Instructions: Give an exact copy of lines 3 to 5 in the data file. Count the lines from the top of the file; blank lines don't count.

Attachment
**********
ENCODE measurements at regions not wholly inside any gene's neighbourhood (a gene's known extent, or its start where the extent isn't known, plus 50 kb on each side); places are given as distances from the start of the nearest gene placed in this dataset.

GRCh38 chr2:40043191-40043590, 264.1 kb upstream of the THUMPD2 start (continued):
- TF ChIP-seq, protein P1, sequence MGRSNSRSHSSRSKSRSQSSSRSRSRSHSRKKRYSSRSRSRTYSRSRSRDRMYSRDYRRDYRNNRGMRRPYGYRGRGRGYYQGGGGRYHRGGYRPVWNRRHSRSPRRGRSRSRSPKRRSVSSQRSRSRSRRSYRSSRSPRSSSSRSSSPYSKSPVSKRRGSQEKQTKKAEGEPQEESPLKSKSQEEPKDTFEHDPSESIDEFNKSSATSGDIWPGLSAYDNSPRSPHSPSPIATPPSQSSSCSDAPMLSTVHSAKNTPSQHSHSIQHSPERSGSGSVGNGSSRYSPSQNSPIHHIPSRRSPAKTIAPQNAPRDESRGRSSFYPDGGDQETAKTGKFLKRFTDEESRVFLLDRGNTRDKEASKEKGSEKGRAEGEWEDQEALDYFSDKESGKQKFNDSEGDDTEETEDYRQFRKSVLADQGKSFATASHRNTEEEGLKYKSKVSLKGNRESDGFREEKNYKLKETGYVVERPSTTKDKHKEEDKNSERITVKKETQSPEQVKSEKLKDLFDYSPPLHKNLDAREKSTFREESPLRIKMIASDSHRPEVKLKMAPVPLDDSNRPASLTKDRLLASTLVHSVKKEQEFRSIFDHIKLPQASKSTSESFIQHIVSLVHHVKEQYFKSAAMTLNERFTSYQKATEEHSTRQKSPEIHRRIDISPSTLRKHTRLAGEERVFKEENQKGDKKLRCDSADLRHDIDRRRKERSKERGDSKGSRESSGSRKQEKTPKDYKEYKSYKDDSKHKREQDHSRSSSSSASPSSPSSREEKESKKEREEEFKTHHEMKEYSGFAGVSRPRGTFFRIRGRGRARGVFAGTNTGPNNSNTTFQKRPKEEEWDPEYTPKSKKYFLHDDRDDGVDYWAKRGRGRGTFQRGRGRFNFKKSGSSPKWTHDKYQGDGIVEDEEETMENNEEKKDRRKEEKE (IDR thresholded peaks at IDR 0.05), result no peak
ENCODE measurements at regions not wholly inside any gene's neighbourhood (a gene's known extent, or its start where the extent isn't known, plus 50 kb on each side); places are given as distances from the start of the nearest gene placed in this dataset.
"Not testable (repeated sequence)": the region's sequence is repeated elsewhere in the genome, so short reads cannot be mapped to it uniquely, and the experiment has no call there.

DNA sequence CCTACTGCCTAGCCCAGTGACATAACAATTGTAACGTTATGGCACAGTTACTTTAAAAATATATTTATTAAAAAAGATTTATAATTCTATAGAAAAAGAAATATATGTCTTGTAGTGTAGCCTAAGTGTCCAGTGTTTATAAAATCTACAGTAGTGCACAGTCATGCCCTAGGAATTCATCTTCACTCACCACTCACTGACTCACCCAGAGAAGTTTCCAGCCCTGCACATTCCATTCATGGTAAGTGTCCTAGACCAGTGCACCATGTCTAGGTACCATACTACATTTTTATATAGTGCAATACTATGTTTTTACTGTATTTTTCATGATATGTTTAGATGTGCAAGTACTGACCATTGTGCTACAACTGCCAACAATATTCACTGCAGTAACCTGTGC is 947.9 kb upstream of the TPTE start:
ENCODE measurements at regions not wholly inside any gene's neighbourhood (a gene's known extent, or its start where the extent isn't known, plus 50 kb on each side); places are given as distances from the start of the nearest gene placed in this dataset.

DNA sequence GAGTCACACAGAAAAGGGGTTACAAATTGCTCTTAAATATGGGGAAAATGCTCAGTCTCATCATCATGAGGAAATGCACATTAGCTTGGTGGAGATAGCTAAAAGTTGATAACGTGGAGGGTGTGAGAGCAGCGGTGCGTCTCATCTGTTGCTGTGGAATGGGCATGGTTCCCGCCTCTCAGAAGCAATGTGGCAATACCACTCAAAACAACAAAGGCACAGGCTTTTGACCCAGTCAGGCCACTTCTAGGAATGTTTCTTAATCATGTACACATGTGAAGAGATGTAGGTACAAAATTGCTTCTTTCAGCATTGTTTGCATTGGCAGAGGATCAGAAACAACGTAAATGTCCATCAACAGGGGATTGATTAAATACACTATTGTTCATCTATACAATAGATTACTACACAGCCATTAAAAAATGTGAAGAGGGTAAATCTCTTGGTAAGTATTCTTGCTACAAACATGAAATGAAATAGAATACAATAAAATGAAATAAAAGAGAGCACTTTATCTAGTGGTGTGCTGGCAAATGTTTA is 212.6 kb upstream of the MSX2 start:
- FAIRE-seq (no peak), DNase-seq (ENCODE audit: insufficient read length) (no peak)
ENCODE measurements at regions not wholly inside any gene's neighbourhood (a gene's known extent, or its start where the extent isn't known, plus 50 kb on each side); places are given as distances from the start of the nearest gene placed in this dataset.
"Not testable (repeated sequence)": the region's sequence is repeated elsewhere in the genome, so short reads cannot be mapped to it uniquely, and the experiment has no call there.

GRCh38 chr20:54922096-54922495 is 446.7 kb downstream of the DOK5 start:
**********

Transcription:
- TF ChIP-seq, protein P1, sequence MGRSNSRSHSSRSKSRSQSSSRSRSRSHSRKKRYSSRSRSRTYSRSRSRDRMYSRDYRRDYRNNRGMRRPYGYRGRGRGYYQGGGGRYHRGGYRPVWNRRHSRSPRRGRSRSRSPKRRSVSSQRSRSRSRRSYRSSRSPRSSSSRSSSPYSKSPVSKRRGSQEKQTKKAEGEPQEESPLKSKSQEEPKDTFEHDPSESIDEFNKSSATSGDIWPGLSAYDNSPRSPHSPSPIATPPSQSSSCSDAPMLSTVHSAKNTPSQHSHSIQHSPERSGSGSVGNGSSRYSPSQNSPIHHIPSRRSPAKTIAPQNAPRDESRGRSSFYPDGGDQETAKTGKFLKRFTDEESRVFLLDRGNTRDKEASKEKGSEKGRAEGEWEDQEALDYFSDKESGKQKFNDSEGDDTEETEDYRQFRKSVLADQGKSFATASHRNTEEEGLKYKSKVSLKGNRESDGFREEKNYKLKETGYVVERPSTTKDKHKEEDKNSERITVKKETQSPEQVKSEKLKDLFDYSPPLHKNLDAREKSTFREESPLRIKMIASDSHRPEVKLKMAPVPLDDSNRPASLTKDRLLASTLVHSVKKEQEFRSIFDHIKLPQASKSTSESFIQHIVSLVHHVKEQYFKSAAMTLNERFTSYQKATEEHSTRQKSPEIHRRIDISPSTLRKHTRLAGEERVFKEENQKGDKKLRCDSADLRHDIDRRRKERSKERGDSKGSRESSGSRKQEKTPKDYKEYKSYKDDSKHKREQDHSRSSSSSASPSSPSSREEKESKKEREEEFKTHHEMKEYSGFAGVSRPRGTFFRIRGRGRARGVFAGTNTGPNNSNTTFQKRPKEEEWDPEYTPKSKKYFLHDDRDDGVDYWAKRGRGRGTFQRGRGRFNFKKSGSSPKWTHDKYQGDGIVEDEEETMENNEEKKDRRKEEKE (IDR thresholded peaks at IDR 0.05), result no peak
ENCODE measurements at regions not wholly inside any gene's neighbourhood (a gene's known extent, or its start where the extent isn't known, plus 50 kb on each side); places are given as distances from the start of the nearest gene placed in this dataset.
"Not testable (repeated sequence)": the region's sequence is repeated elsewhere in the genome, so short reads cannot be mapped to it uniquely, and the experiment has no call there.